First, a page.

Darwin Musselman - California Styles of the Artist and Educator
 
July 8, 2001, by David Hale
 
Longtime Fresno artist dies in Pennsylvania
 
Darwin Musselman, a painter and teacher who touched the lives of art lovers and students for nearly 50 years in Fresno, has died in Lancaster, Pa.
 
Musselman, who was 85, died June 28 after a brief illness. A native of Selma, he spent most of his life in Fresno as a graphic arts professor for 25 years at California State University, Fresno, and as an artist who was internationally recognized.
Self Portrait - 1937
 
Musselman and his wife, Ethel Walker Musselman, a Fresno native, left the area for the cooler climes of Los Osos in 1987. She died in 1994, and he moved to Lancaster shortly afterward to be near a son, Ronald, and his family.
 
Musselman began his career as an exhibiting artist in the mid-1930s while a student at Fresno State College. His work at that time was represented by landscapes and portraits.
 
Ethel in Blue - 1936
 
His work was distinguished by its diversity of subject and media. Sometimes as an object lesson to his students, first at Fresno High School and later at California College of Arts and Crafts and Fresno State by 1953, he tried his hand at just about every style known to mainstream of art -- realism, super-realism, cubism, abstract expressionism, trompe l'oeil and still life -- all of them with commercial success.
 
"I've been interested, almost from the beginning, in trying almost everything," he told an interviewer. "Partly, it was a way of keeping up the interest. But it also is a matter of the challenge, of solving problems, rather than doing the same thing over and over again."
 
Besides producing countless award-winning paintings, Musselman paid his dues as a commercial artist in public service. He designed the official seals of Fresno County, Fresno State, the California State University system, a California governor and the plaza fountain at the university. He was a founding member and a past president of the Fresno Art Center, predecessor to the Fresno Art Museum, and served on its board of trustees. Still, he may have been proudest of his influence on several generations of San Joaquin Valley students.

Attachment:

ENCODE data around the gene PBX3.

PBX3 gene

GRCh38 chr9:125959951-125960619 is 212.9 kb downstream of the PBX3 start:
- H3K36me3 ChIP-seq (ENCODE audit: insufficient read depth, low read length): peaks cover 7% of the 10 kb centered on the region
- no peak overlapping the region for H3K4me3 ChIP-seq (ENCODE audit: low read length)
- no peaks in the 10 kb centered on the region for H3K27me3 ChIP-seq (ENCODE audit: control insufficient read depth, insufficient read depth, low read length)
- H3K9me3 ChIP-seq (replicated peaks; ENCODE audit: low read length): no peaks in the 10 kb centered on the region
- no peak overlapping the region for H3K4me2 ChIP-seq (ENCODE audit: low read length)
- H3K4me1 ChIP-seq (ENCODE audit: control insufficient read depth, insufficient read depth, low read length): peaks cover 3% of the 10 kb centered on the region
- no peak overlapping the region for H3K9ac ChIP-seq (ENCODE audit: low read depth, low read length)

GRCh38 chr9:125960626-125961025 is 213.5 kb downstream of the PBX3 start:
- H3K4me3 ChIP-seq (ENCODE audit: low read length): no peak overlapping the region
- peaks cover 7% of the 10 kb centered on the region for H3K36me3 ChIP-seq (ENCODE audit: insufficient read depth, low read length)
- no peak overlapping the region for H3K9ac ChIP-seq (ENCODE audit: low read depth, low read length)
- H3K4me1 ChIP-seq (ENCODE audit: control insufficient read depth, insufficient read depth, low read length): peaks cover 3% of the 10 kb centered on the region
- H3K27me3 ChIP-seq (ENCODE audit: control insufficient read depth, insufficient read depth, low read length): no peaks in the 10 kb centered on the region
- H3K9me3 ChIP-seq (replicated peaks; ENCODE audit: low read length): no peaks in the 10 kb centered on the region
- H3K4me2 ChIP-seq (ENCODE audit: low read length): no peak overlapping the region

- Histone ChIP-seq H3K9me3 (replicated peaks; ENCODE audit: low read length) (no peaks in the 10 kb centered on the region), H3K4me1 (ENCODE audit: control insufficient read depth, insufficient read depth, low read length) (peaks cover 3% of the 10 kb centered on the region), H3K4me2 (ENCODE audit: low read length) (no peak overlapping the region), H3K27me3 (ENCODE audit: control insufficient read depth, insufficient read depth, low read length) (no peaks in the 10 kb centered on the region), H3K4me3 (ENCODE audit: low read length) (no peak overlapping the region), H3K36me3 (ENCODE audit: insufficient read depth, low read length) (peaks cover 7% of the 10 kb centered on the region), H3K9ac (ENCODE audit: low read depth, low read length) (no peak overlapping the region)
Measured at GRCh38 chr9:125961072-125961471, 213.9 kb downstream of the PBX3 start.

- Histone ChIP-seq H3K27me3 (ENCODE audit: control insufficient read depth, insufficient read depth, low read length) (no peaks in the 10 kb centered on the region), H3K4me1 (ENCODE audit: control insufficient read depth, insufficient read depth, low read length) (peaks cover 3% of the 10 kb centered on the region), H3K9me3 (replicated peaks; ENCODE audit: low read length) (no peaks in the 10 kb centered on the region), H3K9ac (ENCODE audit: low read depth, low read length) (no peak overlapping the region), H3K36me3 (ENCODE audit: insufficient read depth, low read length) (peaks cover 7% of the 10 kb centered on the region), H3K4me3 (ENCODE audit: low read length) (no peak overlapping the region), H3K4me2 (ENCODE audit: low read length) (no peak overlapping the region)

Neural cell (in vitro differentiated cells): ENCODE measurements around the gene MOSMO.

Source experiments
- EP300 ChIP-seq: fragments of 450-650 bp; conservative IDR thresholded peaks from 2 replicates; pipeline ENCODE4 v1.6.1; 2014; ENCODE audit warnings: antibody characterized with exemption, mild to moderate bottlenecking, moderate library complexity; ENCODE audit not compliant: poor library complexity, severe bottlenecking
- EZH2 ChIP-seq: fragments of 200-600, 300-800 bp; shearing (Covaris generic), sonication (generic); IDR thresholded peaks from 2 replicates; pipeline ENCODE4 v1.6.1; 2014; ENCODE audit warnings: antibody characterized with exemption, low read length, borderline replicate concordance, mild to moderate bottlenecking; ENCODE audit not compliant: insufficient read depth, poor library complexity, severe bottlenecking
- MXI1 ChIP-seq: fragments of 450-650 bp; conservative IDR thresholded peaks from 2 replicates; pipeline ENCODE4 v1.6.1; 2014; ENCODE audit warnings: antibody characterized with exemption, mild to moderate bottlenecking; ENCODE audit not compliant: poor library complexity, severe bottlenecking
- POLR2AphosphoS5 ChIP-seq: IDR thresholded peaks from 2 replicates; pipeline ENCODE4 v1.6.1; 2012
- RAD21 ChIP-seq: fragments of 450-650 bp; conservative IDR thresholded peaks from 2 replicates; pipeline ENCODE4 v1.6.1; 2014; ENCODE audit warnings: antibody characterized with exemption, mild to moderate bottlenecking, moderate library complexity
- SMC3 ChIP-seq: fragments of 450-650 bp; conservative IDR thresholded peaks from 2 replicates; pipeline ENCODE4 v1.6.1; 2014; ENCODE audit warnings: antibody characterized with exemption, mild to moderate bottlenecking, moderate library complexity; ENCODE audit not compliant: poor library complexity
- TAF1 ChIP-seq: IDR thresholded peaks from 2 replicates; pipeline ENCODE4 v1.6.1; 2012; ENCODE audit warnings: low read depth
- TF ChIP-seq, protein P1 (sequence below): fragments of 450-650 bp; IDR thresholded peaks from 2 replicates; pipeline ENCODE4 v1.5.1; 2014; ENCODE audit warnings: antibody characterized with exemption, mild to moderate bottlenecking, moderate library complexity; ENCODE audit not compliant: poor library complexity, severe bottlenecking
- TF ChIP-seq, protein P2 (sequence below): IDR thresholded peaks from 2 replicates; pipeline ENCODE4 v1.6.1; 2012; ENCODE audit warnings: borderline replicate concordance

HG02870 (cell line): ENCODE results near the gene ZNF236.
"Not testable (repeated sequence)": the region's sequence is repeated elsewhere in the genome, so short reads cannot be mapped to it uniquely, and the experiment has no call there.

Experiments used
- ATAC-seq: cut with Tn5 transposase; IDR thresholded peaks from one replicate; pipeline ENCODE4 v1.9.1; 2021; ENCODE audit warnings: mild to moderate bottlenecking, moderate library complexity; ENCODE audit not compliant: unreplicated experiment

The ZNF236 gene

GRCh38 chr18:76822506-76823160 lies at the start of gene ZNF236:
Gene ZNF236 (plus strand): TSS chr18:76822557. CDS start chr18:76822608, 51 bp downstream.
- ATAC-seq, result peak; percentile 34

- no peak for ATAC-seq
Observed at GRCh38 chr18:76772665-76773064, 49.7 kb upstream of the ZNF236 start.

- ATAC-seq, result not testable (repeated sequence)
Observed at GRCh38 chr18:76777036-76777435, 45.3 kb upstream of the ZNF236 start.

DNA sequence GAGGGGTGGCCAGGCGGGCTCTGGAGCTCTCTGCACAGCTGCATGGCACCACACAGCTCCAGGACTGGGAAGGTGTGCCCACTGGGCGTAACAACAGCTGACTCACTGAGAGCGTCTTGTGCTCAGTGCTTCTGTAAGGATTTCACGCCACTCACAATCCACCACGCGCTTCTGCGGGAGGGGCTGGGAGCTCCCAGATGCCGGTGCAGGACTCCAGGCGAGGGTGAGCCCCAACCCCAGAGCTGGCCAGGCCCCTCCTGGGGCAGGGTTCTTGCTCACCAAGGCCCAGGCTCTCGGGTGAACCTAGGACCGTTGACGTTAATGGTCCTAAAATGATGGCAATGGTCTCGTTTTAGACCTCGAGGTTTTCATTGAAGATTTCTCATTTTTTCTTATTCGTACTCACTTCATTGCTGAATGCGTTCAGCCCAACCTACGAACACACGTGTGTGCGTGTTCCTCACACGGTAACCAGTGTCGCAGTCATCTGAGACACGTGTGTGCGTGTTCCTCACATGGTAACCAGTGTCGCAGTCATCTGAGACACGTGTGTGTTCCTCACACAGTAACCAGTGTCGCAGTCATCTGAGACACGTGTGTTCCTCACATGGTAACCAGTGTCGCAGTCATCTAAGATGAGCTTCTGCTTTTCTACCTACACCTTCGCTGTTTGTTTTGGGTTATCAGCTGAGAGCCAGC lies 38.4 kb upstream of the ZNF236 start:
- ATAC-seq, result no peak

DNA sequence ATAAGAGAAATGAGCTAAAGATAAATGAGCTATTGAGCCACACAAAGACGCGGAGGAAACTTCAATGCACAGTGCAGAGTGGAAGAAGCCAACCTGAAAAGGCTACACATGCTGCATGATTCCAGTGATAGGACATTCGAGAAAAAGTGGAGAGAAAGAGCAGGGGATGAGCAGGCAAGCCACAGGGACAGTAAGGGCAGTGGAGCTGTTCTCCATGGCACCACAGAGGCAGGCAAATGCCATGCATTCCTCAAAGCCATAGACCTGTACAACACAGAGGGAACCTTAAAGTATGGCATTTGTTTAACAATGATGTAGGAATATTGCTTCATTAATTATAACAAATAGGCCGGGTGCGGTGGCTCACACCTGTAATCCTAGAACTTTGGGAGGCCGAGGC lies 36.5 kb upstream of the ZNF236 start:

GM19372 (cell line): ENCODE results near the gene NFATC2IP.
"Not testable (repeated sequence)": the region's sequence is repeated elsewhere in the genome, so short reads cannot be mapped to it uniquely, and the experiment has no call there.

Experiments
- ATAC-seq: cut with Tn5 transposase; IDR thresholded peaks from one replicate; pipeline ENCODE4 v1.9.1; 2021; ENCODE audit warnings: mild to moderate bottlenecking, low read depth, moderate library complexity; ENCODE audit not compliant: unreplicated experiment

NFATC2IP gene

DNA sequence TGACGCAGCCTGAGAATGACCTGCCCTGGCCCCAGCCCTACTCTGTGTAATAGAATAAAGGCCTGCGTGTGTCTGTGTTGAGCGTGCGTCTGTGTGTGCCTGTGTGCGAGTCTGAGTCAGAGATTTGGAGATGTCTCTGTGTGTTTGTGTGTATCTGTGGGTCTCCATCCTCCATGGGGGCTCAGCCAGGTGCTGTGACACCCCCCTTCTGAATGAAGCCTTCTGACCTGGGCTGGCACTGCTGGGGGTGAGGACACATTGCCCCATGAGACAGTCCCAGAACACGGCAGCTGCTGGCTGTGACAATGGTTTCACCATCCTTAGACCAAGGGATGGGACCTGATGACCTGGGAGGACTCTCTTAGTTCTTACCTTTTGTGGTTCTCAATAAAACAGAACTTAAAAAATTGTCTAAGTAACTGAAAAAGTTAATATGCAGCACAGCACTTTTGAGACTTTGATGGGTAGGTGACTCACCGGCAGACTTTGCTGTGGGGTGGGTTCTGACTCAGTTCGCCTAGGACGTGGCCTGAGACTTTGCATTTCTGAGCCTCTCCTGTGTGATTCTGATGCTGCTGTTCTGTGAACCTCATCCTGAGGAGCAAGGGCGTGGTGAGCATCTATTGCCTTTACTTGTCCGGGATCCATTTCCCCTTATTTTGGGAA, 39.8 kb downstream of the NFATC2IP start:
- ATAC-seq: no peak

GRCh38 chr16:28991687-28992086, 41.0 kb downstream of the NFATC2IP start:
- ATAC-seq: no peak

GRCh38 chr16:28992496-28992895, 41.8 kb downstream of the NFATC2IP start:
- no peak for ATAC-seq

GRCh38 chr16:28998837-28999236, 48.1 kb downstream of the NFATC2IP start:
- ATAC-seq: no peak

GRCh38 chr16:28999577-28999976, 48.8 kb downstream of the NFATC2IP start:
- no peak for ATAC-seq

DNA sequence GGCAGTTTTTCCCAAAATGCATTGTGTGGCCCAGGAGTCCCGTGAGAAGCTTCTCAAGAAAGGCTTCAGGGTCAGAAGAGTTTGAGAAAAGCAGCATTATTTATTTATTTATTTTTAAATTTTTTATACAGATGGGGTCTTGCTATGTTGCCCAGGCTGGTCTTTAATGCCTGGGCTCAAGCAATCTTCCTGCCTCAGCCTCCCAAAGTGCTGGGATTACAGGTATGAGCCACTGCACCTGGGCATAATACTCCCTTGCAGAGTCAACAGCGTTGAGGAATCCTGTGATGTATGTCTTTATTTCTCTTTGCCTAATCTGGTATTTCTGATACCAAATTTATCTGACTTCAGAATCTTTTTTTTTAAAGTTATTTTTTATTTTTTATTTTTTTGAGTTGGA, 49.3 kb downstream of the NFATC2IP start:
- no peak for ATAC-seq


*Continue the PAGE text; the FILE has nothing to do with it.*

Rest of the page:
"Darwin was my first art teacher at Fresno State; that's where I met my husband Robin Gay McCline," says Sue McCline of Fresno. "He was a wonderful teacher. It was because of Darwin that I became an art major, and Gay went on to architectural school at Cal."
 
Musselman's last exhibition was a 55-year retrospective in 1999. His son,
Ronald, a member of the Franklin and Marshall College faculty, organized the exhibition.
 
Besides Ronald, survivors are a son, Steven of North Easton, Mass., a daughter, Carol Woods of Lexington, KY., seven grandchildren and three great-grandchildren.
 
Private interment will be in Los Osos. The family requests that remembrances be made in the form of donations to the Fresno Art Museum.
 
 
 
 
 
 
 
 
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